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Micro-Housing: Future of Urban Living

by LiveModern Webmaster last modified Apr 16, 2014 01:01 AM
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by Dawn Killough last modified Apr 15, 2014

SCADpad micro-housing experiment transforms Atlanta parking structure into a sustainable community for artful living The Savannah College of Art and Design (SCAD) recently unveiled SCADpad, a unique micro-housing and adaptive reuse experiment that transformed the parking structure of its midtown Atlanta location into a sustainable community that proposes an answer to the world’s growing urban housing The post Micro-Housing: Future of Urban Living appeared first on Green Building Elements .




 

 

SCADpad micro-housing experiment transforms Atlanta parking structure into a sustainable community for artful living

SCADPadThe Savannah College of Art and Design (SCAD) recently unveiled SCADpad, a unique micro-housing and adaptive reuse experiment that transformed the parking structure of its midtown Atlanta location into a sustainable community that proposes an answer to the world’s growing urban housing challenges.

SCADpad was designed and developed by an interdisciplinary SCAD team of 75 current students, 37 alumni and 12 SCAD professors from 12 academic degree programs. The experimental community features:

  • A work station built by SCAD furniture design students, featuring a hands-free intuitive 3D printer interface, which allows any SCADpad resident to issue a print command to create wall attachments without pressing a single button.
  • A community garden watered with filtered greywater from one of the SCADpad units and fed by a fiber optic sun harvesting system and high-efficiency composting systems.
  • A waste management center for recycling, composting and trash disposal dubbed NuBox. The NuBox is constructed of reclaimed wood and teaches residents to view traditional waste management as nutrient management.
  • A park featuring custom-designed furniture from SCAD students that helps to transform the uninhabitable parking deck into a livable space inspired by nature.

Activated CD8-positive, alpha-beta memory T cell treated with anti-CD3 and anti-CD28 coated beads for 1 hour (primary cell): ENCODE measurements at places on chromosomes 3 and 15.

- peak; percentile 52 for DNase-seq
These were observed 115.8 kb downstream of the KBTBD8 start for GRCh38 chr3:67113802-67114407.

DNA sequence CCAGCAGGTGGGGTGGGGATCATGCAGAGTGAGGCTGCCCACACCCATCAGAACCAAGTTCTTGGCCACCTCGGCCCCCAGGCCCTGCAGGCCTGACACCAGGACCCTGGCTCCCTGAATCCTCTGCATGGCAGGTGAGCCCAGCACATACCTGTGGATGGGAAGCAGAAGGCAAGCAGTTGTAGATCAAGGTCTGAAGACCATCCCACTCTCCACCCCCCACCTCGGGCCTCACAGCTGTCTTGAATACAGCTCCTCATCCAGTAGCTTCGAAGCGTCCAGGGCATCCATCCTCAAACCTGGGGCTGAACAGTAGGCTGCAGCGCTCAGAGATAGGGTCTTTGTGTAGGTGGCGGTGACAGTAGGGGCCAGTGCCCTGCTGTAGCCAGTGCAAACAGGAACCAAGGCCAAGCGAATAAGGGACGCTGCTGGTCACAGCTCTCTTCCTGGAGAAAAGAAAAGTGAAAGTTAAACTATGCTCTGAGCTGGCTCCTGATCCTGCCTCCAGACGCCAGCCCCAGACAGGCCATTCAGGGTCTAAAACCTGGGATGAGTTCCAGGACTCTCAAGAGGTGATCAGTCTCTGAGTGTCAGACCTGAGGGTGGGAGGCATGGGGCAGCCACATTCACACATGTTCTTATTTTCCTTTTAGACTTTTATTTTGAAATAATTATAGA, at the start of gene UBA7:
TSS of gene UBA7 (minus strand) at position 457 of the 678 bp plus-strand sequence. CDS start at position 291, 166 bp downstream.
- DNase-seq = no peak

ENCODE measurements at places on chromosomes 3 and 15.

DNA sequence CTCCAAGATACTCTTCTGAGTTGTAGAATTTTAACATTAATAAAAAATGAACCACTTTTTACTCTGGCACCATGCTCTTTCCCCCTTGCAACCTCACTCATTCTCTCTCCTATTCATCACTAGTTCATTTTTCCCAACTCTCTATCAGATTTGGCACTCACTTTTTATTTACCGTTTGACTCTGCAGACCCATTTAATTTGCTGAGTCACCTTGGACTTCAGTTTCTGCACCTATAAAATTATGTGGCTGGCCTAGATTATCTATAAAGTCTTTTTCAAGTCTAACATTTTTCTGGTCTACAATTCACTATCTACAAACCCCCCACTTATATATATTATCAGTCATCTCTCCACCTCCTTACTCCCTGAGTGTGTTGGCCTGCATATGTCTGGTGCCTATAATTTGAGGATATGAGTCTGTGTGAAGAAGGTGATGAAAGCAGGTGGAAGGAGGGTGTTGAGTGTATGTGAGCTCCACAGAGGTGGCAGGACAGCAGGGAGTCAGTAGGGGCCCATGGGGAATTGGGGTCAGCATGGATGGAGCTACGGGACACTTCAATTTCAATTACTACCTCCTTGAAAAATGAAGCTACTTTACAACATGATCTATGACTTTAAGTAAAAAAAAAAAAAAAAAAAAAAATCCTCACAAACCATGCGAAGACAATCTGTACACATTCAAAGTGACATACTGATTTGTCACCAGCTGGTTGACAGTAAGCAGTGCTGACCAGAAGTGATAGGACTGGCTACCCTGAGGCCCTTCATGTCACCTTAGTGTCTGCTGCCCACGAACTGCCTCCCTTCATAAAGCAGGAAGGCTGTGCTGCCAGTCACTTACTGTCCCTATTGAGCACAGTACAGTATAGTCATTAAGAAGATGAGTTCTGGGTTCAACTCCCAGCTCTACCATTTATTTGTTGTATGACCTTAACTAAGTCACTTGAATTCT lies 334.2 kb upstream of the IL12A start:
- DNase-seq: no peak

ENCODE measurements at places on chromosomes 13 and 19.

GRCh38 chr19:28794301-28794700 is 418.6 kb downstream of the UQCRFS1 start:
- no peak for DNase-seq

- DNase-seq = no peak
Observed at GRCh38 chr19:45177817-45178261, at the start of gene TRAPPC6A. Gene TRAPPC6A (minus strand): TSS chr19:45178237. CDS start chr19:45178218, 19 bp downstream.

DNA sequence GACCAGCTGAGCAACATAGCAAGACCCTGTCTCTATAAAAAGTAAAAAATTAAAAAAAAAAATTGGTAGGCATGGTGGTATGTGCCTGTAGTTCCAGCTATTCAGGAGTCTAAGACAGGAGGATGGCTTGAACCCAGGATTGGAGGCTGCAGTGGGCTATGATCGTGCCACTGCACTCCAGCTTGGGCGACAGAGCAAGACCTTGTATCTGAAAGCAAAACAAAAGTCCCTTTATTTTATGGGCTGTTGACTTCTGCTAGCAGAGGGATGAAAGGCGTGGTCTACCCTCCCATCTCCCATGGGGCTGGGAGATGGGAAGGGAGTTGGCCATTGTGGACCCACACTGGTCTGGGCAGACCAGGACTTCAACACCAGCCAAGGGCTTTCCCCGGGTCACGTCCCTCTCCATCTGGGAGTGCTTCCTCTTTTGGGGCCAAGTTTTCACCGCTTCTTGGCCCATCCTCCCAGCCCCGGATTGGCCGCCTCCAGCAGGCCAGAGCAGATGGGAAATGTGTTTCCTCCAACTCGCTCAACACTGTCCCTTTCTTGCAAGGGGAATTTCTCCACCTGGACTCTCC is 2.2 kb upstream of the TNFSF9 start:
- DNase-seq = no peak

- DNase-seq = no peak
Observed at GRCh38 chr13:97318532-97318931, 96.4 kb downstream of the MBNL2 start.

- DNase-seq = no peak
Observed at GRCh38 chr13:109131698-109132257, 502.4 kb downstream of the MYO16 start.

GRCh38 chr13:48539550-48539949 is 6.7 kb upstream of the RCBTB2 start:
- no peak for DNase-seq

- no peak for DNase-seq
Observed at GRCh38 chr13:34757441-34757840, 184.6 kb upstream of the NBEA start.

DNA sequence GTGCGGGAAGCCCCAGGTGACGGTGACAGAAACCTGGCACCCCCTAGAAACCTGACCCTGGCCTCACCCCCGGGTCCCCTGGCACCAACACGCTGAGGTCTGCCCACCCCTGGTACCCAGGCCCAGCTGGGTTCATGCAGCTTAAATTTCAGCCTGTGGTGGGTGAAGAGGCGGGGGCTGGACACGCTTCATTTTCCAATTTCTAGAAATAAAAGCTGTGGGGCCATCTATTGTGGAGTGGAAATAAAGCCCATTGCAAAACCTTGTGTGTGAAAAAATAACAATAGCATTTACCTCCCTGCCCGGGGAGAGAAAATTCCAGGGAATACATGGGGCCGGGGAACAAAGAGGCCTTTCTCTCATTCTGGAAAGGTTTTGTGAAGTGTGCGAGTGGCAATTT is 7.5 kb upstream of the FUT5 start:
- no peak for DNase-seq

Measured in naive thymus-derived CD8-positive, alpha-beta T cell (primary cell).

Each of the three fully functional and fully furnished 135-square-foot SCADpad units fit within a standard parking space. The SCADpads showcase custom art installations from SCAD alumni on the interior and exterior of the micro-homes to create three design themes inspired by SCAD locations around the world: Asia, Europe and North America.

  • SCADpad Asia: Intended to reflect the culture and aesthetic of SCAD’s Hong Kong location, SCADpad Asia features a striking physical exterior designed by SCAD painting alumnus Will Penny (B.F.A. and M.F.A.). Inside the unit, the walls are lined with geometric wallpaper overlaying a soundboard, also called human conductive wallpaper. When you touch the wallpaper, randomized musical sounds fill the space.

SCADPad Asia

  • SCADpad Europe: SCADpad Europe was inspired by the medieval landscape and history of SCAD Lacoste. Designed by SCAD fibers alumna Trish Andersen (B.F.A.), the exterior of the SCADpad features tonal blue lacquered wood panels resembling travertine tiles, and scalloped copper tiles that border the roof. The inside of SCADpad Europe is adorned with interactive fiber walls woven from 40,000 pieces of fabric. Maximizing the small space, this SCADpad includes a fold-up hammock bed, which accommodates a desk underneath.

SCADPad Europe

  • SCADpad North America: Reflecting the American spirit of self-determination, SCADpad North America has a minimalist paint treatment on the exterior. The interior includes two felted gray walls made by SCAD students and other surfaces featuring tiny leather strips affixed in a Navajo pattern and rendered in a classic, American palette. This installation was created by Marcus Kenney, a SCAD photography alumnus (M.F.A).

SCADPad North America

“Parking structures are a unique and very recent building type,” said Christian Sottile, Dean of the School of Building Arts, SCAD. “It’s not a structure that cities, architects and designers have examined as opportunities for urban living.”

“Parking structures are cold, uninhabitable spaces built for cars, not humans,” said Sottile. “At SCAD, we see many of these 20th century structures as a huge adaptive reuse and historic preservation opportunity to bring art and design together to delight the user and sustainably evolve these buildings already in place.”

Source: PR Newswire

Photos courtesy of: SCADpad

The post Micro-Housing: Future of Urban Living appeared first on Green Building Elements.


 

 

 
 
 

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